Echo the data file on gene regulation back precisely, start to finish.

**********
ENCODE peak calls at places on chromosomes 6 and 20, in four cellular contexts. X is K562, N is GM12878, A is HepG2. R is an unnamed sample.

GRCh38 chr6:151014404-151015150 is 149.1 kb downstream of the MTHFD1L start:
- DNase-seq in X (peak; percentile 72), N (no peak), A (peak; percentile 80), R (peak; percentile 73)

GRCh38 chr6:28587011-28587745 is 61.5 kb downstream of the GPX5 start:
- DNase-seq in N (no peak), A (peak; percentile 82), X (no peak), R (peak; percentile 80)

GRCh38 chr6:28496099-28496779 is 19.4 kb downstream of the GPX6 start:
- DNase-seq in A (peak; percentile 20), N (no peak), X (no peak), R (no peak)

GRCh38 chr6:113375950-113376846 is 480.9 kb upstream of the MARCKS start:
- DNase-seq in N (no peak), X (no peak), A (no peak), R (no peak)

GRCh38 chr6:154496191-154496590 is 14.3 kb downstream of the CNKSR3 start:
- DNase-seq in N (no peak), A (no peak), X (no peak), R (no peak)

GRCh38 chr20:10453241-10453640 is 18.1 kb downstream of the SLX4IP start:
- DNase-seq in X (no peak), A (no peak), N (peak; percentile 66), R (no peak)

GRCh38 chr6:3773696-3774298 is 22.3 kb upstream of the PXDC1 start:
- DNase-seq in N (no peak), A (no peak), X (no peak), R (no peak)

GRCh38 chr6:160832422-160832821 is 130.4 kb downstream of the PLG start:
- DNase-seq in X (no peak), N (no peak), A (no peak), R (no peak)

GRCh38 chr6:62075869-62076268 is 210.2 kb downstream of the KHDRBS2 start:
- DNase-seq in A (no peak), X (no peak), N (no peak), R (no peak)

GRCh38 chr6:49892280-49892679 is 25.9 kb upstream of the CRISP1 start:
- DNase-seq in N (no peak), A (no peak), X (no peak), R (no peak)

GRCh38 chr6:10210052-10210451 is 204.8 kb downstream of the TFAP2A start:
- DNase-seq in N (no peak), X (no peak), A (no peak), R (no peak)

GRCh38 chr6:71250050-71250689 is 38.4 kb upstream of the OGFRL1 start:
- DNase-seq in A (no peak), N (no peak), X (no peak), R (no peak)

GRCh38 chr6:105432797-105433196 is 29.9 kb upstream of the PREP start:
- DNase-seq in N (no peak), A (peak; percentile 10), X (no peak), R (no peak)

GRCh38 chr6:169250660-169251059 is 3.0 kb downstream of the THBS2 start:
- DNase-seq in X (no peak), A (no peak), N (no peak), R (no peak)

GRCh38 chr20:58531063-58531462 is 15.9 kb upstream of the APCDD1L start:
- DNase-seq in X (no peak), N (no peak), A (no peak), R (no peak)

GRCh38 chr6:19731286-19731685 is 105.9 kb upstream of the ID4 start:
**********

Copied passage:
ENCODE peak calls at places on chromosomes 6 and 20, in four cellular contexts. X is K562, N is GM12878, A is HepG2. R is an unnamed sample.

GRCh38 chr6:151014404-151015150 is 149.1 kb downstream of the MTHFD1L start:
- DNase-seq in X (peak; percentile 72), N (no peak), A (peak; percentile 80), R (peak; percentile 73)

GRCh38 chr6:28587011-28587745 is 61.5 kb downstream of the GPX5 start:
- DNase-seq in N (no peak), A (peak; percentile 82), X (no peak), R (peak; percentile 80)

GRCh38 chr6:28496099-28496779 is 19.4 kb downstream of the GPX6 start:
- DNase-seq in A (peak; percentile 20), N (no peak), X (no peak), R (no peak)

GRCh38 chr6:113375950-113376846 is 480.9 kb upstream of the MARCKS start:
- DNase-seq in N (no peak), X (no peak), A (no peak), R (no peak)

GRCh38 chr6:154496191-154496590 is 14.3 kb downstream of the CNKSR3 start:
- DNase-seq in N (no peak), A (no peak), X (no peak), R (no peak)

GRCh38 chr20:10453241-10453640 is 18.1 kb downstream of the SLX4IP start:
- DNase-seq in X (no peak), A (no peak), N (peak; percentile 66), R (no peak)

GRCh38 chr6:3773696-3774298 is 22.3 kb upstream of the PXDC1 start:
- DNase-seq in N (no peak), A (no peak), X (no peak), R (no peak)

GRCh38 chr6:160832422-160832821 is 130.4 kb downstream of the PLG start:
- DNase-seq in X (no peak), N (no peak), A (no peak), R (no peak)

GRCh38 chr6:62075869-62076268 is 210.2 kb downstream of the KHDRBS2 start:
- DNase-seq in A (no peak), X (no peak), N (no peak), R (no peak)

GRCh38 chr6:49892280-49892679 is 25.9 kb upstream of the CRISP1 start:
- DNase-seq in N (no peak), A (no peak), X (no peak), R (no peak)

GRCh38 chr6:10210052-10210451 is 204.8 kb downstream of the TFAP2A start:
- DNase-seq in N (no peak), X (no peak), A (no peak), R (no peak)

GRCh38 chr6:71250050-71250689 is 38.4 kb upstream of the OGFRL1 start:
- DNase-seq in A (no peak), N (no peak), X (no peak), R (no peak)

GRCh38 chr6:105432797-105433196 is 29.9 kb upstream of the PREP start:
- DNase-seq in N (no peak), A (peak; percentile 10), X (no peak), R (no peak)

GRCh38 chr6:169250660-169251059 is 3.0 kb downstream of the THBS2 start:
- DNase-seq in X (no peak), A (no peak), N (no peak), R (no peak)

GRCh38 chr20:58531063-58531462 is 15.9 kb upstream of the APCDD1L start:
- DNase-seq in X (no peak), N (no peak), A (no peak), R (no peak)

GRCh38 chr6:19731286-19731685 is 105.9 kb upstream of the ID4 start: